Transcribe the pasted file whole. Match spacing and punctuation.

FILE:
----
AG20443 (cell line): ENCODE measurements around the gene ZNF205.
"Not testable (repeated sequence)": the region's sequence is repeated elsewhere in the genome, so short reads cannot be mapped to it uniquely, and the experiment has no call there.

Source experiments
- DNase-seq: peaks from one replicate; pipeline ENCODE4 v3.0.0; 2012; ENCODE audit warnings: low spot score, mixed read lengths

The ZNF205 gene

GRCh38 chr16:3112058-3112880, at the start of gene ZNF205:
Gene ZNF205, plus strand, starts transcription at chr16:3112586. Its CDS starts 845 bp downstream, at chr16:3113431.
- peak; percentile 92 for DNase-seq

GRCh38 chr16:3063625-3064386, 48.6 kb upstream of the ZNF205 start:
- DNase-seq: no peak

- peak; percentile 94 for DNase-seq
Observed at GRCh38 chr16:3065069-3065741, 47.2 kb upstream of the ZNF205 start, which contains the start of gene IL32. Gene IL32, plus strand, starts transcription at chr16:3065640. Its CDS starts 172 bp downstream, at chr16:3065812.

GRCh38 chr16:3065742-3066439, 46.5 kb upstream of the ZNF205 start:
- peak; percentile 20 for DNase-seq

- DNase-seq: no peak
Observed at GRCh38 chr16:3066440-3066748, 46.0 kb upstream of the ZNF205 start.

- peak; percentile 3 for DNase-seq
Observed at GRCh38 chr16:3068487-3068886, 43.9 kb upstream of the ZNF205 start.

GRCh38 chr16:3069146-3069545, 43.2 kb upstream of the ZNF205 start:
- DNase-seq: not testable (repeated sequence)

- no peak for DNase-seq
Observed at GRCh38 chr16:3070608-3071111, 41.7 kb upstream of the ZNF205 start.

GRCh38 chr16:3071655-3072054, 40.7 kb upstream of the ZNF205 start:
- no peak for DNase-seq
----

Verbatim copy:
AG20443 (cell line): ENCODE measurements around the gene ZNF205.
"Not testable (repeated sequence)": the region's sequence is repeated elsewhere in the genome, so short reads cannot be mapped to it uniquely, and the experiment has no call there.

Source experiments
- DNase-seq: peaks from one replicate; pipeline ENCODE4 v3.0.0; 2012; ENCODE audit warnings: low spot score, mixed read lengths

The ZNF205 gene

GRCh38 chr16:3112058-3112880, at the start of gene ZNF205:
Gene ZNF205, plus strand, starts transcription at chr16:3112586. Its CDS starts 845 bp downstream, at chr16:3113431.
- peak; percentile 92 for DNase-seq

GRCh38 chr16:3063625-3064386, 48.6 kb upstream of the ZNF205 start:
- DNase-seq: no peak

- peak; percentile 94 for DNase-seq
Observed at GRCh38 chr16:3065069-3065741, 47.2 kb upstream of the ZNF205 start, which contains the start of gene IL32. Gene IL32, plus strand, starts transcription at chr16:3065640. Its CDS starts 172 bp downstream, at chr16:3065812.

GRCh38 chr16:3065742-3066439, 46.5 kb upstream of the ZNF205 start:
- peak; percentile 20 for DNase-seq

- DNase-seq: no peak
Observed at GRCh38 chr16:3066440-3066748, 46.0 kb upstream of the ZNF205 start.

- peak; percentile 3 for DNase-seq
Observed at GRCh38 chr16:3068487-3068886, 43.9 kb upstream of the ZNF205 start.

GRCh38 chr16:3069146-3069545, 43.2 kb upstream of the ZNF205 start:
- DNase-seq: not testable (repeated sequence)

- no peak for DNase-seq
Observed at GRCh38 chr16:3070608-3071111, 41.7 kb upstream of the ZNF205 start.

GRCh38 chr16:3071655-3072054, 40.7 kb upstream of the ZNF205 start:
- no peak for DNase-seq